Miami surgery center lists 8 doctors. Liposuction patients of 3 died from 2020-22

One New Life Plastic Surgery doctor faces a lawsuit that blames him for the December death of a liposuction patient. Another New Life doctor just got accused in a Florida Department of Health complaint of pre-signing opioid prescriptions that lack patient names.

And, two other doctors claimed by the West Miami-Dade plastic surgery business have been fined by the state after deaths of Brazilian butt lift patients in 2020 and 2022. A Brazilian butt lift, commonly called “BBL,” is a type of liposuction surgery.

Naveed Nosrati, Julio Clavijo-Alvarez, Stephanie Stover and Oliver Simmons are four of the eight surgeons listed on New Life’s website.

A phone message left by the Miami Herald for New Life president Daniel Gonzalez and vice president Raynier Lara have not been returned.

Doctors with deaths

Stover’s name and profile remain though she’s the medical doctor not listed on New Life’s license and she’s moved her official license address to another cosmetic surgery center.

After the Sept. 15, 2020 death of a breast augmentation-liposuction-BBL patient at Xiluet Plastic Surgery, Stover got fined $5,000 by the state Board of Medicine and put on a one-year probation that ended last November. As Stover was coming off probation, Simmons was going through the discipline process that would end with him being fined $10,000 after the April 2022 death of BBL patient Tanisha Walker.

As far as the American Board of Plastic Surgery, Stover and Simmons each remain “Certified: On Probation.”

Nosrati’s ABPS board certification, gained Nov. 15, 2020, carries no such designation. His certification subspecialty, gained in August 2021, is in hand surgery. According to the Florida Department of Health, Nosrati has been licensed in the state since June 3, 2021.

A lawsuit filed in Miami-Dade Circuit Court says Melencia Green died of a pulmonary embolism on Dec. 17, 2022, three days after liposuction and abdominoplasty at New Life. BBL death investigations, including that of Simmons’ patient Walker, often finger pulmonary embolism as the cause of death and the cause of the pulmonary embolism being fat injected into muscle, which is a violation of Florida statutes.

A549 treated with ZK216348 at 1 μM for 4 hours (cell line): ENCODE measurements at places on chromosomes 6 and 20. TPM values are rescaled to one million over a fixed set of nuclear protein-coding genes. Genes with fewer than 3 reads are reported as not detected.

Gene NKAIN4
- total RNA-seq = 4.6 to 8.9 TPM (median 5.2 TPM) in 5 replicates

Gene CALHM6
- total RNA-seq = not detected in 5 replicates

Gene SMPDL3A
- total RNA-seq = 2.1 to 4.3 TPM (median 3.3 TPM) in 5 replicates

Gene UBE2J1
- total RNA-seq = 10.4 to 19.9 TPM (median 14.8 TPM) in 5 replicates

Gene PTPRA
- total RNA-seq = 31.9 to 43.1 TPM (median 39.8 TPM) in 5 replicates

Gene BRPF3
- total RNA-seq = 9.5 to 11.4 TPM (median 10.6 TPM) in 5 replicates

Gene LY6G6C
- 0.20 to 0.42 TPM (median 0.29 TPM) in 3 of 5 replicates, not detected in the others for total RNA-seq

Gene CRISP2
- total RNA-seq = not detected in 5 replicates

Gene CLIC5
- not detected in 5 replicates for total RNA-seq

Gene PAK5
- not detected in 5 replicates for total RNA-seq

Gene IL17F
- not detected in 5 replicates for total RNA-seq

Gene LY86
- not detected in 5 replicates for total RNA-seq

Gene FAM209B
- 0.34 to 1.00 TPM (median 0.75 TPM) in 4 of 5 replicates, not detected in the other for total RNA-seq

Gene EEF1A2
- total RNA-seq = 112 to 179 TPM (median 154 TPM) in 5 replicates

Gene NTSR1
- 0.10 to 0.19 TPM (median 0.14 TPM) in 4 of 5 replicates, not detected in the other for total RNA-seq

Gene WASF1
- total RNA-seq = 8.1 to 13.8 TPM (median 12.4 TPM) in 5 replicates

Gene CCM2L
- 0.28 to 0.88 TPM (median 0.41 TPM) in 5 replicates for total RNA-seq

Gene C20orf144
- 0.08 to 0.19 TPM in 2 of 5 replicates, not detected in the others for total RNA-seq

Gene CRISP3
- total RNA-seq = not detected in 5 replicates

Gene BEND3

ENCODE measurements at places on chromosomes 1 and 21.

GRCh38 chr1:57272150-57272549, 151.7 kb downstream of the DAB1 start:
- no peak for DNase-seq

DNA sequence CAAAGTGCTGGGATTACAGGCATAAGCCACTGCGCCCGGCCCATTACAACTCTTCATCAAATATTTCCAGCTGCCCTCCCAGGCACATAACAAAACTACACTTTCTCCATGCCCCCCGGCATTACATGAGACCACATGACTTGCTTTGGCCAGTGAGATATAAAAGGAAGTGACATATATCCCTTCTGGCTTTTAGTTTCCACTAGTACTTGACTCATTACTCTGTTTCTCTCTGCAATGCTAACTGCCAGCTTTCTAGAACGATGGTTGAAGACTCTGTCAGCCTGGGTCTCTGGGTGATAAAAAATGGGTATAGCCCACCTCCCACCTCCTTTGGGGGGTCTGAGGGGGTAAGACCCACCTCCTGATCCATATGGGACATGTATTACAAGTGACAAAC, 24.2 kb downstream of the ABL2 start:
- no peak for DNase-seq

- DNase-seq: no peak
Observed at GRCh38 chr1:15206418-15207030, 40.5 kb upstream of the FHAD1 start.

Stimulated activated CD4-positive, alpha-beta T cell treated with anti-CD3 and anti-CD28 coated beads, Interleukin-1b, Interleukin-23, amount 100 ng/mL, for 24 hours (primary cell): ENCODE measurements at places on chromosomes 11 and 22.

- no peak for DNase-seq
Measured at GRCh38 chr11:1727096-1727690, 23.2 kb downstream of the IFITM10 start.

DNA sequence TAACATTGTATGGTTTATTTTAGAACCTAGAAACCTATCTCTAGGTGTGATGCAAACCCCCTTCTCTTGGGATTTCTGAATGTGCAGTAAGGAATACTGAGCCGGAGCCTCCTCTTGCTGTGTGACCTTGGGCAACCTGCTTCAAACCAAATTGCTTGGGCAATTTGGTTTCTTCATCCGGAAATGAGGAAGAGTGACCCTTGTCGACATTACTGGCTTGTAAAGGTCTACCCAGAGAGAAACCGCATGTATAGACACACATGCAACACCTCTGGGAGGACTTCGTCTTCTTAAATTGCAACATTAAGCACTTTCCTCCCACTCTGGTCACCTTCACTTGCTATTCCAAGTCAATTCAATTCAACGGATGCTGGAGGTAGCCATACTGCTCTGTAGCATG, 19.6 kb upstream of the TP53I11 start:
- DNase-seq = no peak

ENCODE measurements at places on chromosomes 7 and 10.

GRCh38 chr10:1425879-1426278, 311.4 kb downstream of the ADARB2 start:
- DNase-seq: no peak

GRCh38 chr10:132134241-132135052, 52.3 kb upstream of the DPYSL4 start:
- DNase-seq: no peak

The lawsuit filed by Green’s widower doesn’t allege Nosrati injected fat improperly but does allege improper post-operative care.

The lawsuit answer filed for Nosrati and New Life by Tullio Iacono blamed Green’s death on “a pre-existing and/or congenital and/or hereditary condition which is not the responsibility of [Nosrati]...”

Nosrati’s license shows no state action filed yet.

Pads, prescriptions and pills

Two state complaints have been filed against Clavijo-Alvarez. The one concerning New Life, from Aug. 28, says when an inspector came to 8400 SW Eighth St. on May 27, 2022, “The inspection found one or more prescriptions for oxycodone and/or diazepam that were pre-signed by [Clavijo-Alvarez], without any patient identifying information or date, located in an unsecured area of New Life.”

Clavijo-Alvarez already had one complaint pending against him, from his time as designated physician for Jireh Cosmetic Center aka Miami Lakes Cosmetic Surgery. The designated physician makes sure the facility complies with state statues and law. When an inspector says the facility fails to do so, administrative complaints get filed against the surgery center’s license and the designated physician’s license.

Jireh, each complaint says, performed illegal surgeries by removing more fat than allowed; didn’t get written consent from patients affirming knowledge of risks in the procedure or anesthesia; didn’t tell patients in writing the hospital at which the surgeon had staff privileges or Jireh had a transfer agreement (in case something goes very wrong); and had an unqualified nurse monitoring patients under anesthesia.